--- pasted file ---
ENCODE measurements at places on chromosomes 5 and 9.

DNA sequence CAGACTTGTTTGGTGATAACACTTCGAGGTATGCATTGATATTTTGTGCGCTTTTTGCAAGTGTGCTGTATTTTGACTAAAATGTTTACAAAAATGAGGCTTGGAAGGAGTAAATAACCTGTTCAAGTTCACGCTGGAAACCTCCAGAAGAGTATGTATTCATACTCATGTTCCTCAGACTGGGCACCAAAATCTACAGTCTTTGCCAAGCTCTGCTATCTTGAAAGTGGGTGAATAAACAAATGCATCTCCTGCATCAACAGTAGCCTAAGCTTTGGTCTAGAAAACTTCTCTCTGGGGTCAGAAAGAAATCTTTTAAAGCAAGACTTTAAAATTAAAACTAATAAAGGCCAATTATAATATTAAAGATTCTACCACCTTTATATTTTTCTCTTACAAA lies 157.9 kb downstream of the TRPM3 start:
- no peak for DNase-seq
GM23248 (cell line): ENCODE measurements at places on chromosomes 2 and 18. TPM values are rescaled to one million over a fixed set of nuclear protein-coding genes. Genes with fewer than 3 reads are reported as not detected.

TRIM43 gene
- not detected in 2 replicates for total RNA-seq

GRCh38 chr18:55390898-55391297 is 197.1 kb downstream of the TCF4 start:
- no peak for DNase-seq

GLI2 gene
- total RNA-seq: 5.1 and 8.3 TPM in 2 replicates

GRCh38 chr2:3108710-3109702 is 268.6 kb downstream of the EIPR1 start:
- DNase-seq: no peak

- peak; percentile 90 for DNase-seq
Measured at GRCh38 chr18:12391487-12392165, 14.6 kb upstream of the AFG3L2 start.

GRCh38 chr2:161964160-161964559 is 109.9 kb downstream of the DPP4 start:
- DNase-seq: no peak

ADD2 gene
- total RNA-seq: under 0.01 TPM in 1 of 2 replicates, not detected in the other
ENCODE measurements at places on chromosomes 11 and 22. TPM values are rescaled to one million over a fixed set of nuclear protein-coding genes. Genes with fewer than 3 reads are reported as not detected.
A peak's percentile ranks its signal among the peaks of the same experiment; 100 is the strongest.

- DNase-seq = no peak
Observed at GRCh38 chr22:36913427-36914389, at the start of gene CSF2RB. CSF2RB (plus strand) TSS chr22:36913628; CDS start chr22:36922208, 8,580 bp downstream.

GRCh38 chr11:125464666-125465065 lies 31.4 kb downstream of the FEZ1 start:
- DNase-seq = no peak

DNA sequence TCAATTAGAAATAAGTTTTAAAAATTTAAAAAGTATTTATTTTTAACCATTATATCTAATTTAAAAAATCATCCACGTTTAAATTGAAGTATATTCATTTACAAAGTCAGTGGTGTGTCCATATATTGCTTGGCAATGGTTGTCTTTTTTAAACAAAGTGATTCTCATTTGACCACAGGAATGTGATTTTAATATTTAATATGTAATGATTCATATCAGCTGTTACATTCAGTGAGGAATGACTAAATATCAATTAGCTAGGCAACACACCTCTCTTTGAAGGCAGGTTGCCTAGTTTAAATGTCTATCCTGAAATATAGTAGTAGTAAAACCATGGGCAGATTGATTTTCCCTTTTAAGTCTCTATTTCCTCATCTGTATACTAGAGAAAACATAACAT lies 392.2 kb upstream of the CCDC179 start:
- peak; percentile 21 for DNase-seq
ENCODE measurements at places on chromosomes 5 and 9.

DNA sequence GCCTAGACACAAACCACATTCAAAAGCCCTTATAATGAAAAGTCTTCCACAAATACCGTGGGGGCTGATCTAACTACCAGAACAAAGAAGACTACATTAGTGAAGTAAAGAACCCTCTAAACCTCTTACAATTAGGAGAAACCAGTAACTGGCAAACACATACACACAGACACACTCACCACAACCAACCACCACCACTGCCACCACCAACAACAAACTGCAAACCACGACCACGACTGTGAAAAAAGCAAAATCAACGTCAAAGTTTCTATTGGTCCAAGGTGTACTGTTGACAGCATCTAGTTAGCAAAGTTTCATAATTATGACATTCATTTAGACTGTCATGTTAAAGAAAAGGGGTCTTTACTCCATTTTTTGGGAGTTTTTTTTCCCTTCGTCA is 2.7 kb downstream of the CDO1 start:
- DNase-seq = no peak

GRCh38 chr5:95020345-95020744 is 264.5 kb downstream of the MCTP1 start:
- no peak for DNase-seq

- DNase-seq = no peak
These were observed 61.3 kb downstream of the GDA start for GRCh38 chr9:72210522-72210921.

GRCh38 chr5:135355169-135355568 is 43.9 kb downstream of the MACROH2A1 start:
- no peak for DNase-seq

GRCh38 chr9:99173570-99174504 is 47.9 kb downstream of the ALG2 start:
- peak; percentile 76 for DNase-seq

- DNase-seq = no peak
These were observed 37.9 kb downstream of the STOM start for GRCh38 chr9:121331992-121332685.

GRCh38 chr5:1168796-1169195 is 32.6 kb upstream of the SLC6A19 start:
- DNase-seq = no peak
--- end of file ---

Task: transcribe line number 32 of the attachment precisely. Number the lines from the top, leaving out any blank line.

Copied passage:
- DNase-seq = no peak